Hooded Towel and Dribble Cloth FREE PATTERNS!

Created with Melly and Me’s Snug as a Bug fabric from Riley Blake, main print in white, and a towel from the local supermarket, this project is a great first sewing project or quick make for a new arrival in the family.

snugbughoodedtowel

 Great makes for new sewers, and great gifts for new babies!

Requirements:

27” x 24” towel or terry towel fabric (we bought a standard 70cm x 130cm towel, which had some ribbing at each end that we had to cut off to get the right size.)

The total for the main fabric is 38” x 24” (24” x 26” for the main towel, 12” square for the hood and 12” square to make the bias tape).

Method

If your towel has ribbing across it (see image below) then start by cutting it off.

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Now cut the towel into 3 pieces, start by cutting a rectangle 24” x 26”, then cut a 12” square from the leftover towel, you will now be left with a third piece of towel for your dribble cloth/s, which you may want to cut down, our dribble cloth is approx. 15” x 12”.

Take your 12” square and fold it in half diagonally, to create two triangles, cut along the crease, you now have two triangles, 1 will be the hood, the other is spare. 

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Place one of your triangles on top of a 12” square of fabric, so that the right side of the fabric is facing you. Then sew a seam along the longest edge (marked with a blue line on the image below).  If you haven’t already done so, trim the main fabric so that it is in line with the towel triangle.

hood2
Fold the towel fabric over the top of the main fabric (so that the seam is hidden) and iron flat.  hood3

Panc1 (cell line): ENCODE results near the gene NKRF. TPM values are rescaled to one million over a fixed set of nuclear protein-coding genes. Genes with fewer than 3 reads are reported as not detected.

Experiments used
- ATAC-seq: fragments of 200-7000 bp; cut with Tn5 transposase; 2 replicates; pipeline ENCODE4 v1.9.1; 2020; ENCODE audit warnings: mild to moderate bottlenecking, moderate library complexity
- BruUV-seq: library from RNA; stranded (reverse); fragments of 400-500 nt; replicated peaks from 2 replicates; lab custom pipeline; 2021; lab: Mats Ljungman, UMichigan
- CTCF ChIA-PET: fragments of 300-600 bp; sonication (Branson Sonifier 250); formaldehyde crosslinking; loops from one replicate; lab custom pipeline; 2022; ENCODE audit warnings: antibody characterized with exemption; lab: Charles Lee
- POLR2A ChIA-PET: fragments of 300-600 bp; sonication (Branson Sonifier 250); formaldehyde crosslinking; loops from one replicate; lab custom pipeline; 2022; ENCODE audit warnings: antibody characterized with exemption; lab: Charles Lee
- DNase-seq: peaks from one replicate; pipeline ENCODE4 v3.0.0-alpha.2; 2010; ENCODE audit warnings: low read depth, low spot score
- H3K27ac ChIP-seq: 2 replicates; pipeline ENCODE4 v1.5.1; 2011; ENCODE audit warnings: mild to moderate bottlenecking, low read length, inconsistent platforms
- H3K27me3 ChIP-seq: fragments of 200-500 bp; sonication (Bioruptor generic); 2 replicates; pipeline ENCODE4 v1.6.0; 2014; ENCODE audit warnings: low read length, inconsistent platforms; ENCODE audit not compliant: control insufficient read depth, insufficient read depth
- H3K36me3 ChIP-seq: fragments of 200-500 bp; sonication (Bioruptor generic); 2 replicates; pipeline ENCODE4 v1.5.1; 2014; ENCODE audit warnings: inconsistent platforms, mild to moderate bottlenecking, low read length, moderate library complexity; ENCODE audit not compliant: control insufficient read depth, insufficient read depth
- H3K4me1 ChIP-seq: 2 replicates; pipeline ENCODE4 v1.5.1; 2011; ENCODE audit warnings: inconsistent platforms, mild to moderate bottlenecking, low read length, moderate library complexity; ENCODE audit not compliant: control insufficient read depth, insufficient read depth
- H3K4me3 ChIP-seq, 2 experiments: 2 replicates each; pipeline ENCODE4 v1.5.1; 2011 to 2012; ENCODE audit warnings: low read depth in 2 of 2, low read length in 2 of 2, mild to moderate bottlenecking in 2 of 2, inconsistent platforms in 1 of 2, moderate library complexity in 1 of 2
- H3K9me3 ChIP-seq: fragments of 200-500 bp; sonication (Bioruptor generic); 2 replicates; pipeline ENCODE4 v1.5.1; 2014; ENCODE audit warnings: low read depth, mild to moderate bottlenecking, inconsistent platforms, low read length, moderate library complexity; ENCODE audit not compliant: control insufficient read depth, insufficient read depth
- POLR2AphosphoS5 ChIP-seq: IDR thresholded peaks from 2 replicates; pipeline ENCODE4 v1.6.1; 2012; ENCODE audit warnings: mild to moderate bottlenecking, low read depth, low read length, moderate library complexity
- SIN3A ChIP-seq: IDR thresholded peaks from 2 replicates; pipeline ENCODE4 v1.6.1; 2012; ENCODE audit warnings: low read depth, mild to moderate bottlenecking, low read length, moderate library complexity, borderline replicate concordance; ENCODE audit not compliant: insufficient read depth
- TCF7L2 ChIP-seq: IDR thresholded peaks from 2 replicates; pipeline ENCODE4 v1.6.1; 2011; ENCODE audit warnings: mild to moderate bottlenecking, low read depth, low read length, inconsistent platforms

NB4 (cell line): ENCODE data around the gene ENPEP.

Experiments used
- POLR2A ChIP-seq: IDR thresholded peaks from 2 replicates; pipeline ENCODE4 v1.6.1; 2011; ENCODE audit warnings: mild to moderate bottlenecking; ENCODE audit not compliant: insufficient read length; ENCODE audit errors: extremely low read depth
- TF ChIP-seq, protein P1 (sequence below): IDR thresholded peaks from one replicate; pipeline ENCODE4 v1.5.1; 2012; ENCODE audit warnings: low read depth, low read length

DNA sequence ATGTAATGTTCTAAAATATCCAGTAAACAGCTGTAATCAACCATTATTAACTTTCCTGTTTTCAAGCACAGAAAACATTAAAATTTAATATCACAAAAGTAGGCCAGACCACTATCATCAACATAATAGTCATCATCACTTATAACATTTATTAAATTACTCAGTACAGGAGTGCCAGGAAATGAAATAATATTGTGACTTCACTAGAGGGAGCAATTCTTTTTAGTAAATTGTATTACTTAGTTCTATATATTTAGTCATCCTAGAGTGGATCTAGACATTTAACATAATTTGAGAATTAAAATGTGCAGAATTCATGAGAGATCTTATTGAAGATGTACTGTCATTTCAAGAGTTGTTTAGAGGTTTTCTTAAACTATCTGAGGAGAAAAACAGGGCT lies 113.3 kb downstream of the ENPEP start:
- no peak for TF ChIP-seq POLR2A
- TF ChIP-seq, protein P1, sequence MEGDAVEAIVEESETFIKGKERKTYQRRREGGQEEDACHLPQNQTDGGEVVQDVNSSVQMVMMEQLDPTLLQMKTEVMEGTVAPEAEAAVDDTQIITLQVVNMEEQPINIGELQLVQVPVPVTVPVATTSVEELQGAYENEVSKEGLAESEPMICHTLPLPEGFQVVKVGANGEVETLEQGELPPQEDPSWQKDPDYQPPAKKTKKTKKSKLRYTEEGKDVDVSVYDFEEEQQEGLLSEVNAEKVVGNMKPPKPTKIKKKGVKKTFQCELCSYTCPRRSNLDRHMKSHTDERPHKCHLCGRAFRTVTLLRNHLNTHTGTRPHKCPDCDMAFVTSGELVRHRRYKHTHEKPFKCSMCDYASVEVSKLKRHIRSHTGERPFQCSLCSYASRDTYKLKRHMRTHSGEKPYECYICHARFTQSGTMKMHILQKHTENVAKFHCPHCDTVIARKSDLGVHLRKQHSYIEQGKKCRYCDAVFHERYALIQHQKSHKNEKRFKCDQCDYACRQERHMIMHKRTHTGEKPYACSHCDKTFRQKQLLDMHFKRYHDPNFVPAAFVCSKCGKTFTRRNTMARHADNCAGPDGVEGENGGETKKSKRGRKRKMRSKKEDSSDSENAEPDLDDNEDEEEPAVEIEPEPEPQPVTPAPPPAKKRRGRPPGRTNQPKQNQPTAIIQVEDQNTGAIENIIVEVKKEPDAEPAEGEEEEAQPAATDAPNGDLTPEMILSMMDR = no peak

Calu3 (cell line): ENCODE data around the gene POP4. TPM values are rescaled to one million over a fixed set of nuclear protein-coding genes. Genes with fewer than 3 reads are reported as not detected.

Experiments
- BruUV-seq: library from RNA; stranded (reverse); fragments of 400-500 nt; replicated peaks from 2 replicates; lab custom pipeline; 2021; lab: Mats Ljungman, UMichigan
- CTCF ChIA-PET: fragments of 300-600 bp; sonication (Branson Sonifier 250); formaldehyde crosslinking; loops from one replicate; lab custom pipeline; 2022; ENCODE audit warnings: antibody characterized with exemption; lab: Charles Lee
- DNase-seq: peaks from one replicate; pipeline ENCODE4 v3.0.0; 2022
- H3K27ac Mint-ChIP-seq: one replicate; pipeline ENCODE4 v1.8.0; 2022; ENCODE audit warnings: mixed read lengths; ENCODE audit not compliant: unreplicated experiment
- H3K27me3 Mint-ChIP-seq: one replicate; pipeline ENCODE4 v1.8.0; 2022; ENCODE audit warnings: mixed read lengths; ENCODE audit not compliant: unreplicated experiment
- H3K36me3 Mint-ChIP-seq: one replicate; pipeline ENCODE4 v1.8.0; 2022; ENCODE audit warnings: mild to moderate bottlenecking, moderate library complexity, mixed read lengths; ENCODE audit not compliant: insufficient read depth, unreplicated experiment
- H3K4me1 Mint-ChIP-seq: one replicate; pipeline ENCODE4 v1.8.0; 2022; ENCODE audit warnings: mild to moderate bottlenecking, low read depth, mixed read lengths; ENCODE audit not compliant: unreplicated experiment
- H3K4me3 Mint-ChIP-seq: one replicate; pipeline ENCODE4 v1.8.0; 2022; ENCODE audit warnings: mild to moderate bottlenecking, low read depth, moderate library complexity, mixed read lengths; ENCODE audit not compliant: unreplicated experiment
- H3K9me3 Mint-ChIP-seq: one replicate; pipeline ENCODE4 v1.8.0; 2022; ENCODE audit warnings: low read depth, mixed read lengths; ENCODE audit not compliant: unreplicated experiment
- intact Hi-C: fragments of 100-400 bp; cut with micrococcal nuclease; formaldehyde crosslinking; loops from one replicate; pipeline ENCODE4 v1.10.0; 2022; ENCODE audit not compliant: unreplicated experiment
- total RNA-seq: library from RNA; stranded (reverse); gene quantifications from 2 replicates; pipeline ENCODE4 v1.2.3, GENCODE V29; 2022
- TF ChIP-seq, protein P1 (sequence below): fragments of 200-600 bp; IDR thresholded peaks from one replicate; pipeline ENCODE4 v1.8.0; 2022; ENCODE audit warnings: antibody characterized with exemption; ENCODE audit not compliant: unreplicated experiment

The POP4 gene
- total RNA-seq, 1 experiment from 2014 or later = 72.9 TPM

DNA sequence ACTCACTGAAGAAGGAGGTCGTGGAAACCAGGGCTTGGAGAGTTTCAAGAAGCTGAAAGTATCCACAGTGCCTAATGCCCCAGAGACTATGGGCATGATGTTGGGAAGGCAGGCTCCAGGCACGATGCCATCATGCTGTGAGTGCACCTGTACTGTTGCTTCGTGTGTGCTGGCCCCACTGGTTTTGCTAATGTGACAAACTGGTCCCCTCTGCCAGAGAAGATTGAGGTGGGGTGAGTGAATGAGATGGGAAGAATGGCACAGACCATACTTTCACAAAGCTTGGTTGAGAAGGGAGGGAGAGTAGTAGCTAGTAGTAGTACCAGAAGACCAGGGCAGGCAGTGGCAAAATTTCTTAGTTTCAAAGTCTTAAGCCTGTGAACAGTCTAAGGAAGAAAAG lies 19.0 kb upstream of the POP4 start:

Put the hood to one side, and take your large piece of towel.  Place it on your table and smooth out any creases, place your main fabric on top (so that you are looking at the back of the fabric) and smooth that out, then pin the two pieces of fabric together at regular intervals.

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Take your ruler and mark out a square measuring 23.5” x 25.5”, if you don’t have a ruler like the one shown below, use anything in your house with a definite right angle, to make sure your square is square – a large book for example.

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Now take a bowl or plate and place on a corner, so that both sides of the plate are touching the lines of the square.  Play around with different size plates and bowls until you get a curve you like, then mark it on the fabric. Repeat this on the other 3 corners.

bowel

Peel back the main fabric from one corner and place the hood you made earlier over the exposed towel, so that the main fabric is facing you, the sewn edge is running across the towel (see blue line on image below), and the raw (unsewn) edges line up with the edges of the main towel, then fold the main fabric back over and pin back into place.

addhood

Sew a seam around the edge, placing the sewing machine foot so that the outside edge of the foot is in line with the drawn line (so that the sewing will appear inside the shape), starting about half way down one of the sides.  As you sew round keep the edge of the sewing machine foot in line with the drawn line on the fabric (following the curves on the corners).  Stop 3-4 inches from the start, so that you have left a gap for turning out.